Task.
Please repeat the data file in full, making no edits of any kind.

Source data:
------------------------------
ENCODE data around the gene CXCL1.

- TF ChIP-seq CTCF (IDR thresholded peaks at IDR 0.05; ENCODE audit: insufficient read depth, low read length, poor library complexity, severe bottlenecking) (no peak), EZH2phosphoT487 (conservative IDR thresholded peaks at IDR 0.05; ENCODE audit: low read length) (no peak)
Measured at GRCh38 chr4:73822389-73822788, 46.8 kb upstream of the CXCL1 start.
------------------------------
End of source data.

ENCODE data around the gene CXCL1.

- TF ChIP-seq CTCF (IDR thresholded peaks at IDR 0.05; ENCODE audit: insufficient read depth, low read length, poor library complexity, severe bottlenecking) (no peak), EZH2phosphoT487 (conservative IDR thresholded peaks at IDR 0.05; ENCODE audit: low read length) (no peak)
Measured at GRCh38 chr4:73822389-73822788, 46.8 kb upstream of the CXCL1 start.